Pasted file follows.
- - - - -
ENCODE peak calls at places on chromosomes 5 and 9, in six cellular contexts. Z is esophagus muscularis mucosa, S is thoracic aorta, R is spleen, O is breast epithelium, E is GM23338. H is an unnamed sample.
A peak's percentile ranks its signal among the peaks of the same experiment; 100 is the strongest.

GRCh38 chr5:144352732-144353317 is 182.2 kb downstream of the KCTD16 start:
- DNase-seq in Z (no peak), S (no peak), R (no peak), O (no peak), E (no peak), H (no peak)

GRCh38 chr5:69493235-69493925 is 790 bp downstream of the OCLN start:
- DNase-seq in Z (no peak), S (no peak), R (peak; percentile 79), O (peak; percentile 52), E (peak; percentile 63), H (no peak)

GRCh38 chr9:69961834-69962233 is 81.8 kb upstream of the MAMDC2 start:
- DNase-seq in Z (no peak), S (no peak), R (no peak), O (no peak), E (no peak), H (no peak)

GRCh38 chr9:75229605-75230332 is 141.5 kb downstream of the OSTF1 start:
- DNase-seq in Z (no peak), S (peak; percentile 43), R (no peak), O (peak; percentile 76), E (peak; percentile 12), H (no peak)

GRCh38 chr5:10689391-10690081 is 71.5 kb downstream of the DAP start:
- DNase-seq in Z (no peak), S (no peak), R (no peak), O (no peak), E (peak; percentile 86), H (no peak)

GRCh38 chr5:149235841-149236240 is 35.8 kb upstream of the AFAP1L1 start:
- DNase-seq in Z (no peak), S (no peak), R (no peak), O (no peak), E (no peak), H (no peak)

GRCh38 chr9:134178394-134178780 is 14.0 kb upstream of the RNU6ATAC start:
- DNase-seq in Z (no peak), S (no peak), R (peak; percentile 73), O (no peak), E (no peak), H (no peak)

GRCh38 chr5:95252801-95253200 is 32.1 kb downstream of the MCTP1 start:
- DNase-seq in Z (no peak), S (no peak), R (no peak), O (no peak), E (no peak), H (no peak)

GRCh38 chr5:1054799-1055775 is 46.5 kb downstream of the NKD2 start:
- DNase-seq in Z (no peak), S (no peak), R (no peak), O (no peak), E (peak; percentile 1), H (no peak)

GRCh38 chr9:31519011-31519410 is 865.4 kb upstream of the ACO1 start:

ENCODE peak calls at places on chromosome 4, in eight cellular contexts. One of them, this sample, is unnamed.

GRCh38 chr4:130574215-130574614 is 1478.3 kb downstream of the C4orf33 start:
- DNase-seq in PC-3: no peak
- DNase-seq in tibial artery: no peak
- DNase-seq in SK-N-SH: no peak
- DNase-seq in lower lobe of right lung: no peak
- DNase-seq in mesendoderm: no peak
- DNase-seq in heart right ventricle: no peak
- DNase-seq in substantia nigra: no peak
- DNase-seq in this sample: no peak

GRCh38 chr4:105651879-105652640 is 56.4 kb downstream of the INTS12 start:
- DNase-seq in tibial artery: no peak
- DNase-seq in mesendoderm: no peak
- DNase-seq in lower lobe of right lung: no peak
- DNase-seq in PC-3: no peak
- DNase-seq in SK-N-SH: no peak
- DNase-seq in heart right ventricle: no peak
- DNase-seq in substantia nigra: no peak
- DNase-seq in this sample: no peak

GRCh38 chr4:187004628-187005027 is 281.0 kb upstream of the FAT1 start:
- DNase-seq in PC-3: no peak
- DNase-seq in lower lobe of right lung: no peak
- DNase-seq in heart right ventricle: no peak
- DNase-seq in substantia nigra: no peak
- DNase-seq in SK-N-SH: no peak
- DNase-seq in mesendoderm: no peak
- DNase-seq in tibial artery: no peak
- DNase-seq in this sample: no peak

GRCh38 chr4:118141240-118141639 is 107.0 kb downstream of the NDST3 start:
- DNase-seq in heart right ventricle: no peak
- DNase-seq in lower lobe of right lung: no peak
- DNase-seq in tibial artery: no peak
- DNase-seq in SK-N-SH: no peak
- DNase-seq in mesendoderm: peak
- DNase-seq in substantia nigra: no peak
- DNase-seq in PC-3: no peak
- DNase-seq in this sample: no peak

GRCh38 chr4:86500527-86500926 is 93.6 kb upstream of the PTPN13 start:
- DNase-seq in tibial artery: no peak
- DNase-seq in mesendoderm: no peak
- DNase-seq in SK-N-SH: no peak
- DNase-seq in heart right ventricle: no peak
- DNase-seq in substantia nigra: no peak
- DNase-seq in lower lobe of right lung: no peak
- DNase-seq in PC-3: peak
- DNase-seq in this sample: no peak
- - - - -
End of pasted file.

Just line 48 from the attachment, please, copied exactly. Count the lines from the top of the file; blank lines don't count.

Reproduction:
- DNase-seq in tibial artery: no peak